The Grow NJ program gives corporations favorable tax breaks to keep jobs in the state, but some are questioning if the plan will do more harm than good.
Tax breaks. Job creation. New multi-million dollar facilities slated for construction in the struggling city of Camden—these all sound like positives for New Jersey, a string of successes for the state’s new tax incentive program, the Grow New Jersey Assistance Program (Grow NJ.) But as it turns out, Grow NJ is a lot more complicated than it looks.
Grow NJ was born from the passage of the New Jersey Economic Opportunity Act, signed into law by Gov. Chris Christie in Sept. 2013. The act consolidated five of the state’s economic development tax programs into two—Grow NJ, and the Economic Redevelopment and Growth Program (ERG).
Since the inception of Grow NJ, it has allotted more than $1.7 billion in tax breaks to 91 approved projects throughout the state, granting big-ticket credits to large corporations like Subaru, the Philadelphia 76ers, Holtec International and Lockheed Martin in exchange for the companies setting up shop in distressed cities like Camden, creating new jobs or preventing existing jobs from leaving the state.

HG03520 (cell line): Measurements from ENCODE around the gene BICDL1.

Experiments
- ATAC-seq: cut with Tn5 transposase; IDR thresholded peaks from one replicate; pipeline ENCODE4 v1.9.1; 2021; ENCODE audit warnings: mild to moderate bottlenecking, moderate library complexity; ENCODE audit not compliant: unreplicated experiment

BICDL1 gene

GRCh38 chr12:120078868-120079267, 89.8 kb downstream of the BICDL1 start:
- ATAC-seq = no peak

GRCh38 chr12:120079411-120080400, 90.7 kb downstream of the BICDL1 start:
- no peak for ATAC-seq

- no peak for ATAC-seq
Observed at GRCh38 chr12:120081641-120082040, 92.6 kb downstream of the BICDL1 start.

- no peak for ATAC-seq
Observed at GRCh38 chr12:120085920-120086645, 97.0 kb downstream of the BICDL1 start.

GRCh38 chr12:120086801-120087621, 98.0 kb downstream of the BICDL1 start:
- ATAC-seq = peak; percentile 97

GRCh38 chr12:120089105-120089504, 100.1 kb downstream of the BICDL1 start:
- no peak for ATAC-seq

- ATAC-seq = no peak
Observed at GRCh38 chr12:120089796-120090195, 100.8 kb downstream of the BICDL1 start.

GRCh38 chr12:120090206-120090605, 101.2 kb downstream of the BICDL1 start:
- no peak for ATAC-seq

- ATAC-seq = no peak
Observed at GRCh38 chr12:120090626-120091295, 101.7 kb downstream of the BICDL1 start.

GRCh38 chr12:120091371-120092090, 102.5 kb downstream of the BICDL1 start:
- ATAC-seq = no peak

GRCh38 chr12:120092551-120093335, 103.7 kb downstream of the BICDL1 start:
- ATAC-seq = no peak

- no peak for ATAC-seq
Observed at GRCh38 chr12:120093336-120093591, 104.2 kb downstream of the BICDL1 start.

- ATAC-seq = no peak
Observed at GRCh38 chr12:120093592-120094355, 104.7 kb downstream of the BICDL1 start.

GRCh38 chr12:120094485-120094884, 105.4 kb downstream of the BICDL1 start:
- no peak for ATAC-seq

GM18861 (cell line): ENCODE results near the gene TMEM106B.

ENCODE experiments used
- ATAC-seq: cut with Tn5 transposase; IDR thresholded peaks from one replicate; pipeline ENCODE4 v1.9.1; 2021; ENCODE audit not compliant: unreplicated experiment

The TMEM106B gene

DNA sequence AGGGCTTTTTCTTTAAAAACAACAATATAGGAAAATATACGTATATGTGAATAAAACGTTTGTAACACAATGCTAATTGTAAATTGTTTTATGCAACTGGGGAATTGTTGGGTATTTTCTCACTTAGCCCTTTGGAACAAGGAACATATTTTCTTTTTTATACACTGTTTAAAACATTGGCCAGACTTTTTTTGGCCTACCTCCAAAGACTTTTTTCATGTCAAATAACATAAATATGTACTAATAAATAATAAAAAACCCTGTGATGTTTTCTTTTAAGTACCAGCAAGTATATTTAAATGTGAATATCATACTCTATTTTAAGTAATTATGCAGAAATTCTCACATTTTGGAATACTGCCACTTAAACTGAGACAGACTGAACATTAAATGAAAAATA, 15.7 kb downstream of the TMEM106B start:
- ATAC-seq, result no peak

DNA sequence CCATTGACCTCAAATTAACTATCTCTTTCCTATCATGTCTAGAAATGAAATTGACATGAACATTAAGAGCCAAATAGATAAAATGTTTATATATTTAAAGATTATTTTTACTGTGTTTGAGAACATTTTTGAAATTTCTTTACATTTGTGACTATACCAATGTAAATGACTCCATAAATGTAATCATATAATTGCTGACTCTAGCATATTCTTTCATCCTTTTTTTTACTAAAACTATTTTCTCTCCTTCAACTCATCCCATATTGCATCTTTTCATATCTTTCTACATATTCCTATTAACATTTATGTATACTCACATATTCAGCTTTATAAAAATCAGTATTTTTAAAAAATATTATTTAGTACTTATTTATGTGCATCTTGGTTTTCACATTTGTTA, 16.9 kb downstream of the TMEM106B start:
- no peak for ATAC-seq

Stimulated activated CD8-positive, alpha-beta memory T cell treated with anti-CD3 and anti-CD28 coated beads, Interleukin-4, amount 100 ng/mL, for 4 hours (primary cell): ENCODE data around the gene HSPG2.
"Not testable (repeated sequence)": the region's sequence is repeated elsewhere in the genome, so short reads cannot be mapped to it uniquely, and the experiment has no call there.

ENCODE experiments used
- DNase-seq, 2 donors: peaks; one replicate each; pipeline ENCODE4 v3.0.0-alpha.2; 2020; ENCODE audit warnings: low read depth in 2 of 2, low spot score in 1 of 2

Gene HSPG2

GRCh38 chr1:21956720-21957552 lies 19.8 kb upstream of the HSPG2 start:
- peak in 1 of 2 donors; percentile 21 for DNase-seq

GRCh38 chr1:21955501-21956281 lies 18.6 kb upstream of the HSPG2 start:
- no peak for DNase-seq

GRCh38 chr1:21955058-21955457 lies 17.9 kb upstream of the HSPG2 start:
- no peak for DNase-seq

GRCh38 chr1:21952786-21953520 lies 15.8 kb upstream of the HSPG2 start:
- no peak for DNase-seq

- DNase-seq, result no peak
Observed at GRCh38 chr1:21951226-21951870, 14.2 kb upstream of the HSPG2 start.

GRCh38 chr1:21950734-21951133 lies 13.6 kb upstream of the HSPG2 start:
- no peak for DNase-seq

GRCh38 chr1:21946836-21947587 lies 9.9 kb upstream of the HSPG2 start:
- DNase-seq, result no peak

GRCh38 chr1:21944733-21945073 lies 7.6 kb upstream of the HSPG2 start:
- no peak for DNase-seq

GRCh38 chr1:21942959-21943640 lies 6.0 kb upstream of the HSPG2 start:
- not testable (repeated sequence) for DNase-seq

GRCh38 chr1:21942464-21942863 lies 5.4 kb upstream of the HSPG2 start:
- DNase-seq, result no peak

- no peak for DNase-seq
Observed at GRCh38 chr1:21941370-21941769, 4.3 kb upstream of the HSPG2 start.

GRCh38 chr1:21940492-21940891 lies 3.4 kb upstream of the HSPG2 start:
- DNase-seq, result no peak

According to the New Jersey Economic Development Authority, the entity that doles out these tax breaks, the initiative has created more than 10,400 new jobs, and has kept 13,000 existing jobs in New Jersey. Locally, more than $600 million in Grow NJ tax incentives have been approved for eight projects in Camden, and more than 700 jobs will be created, officials have said. But it wasn’t always this big. Before the Economic Opportunity Act of 2013 was passed, 19 projects were approved under the program’s predecessor, the Legacy Grow NJ Program, for a total of $541.7 million, creating 2,900 new jobs, and retaining 6,600 existing positions.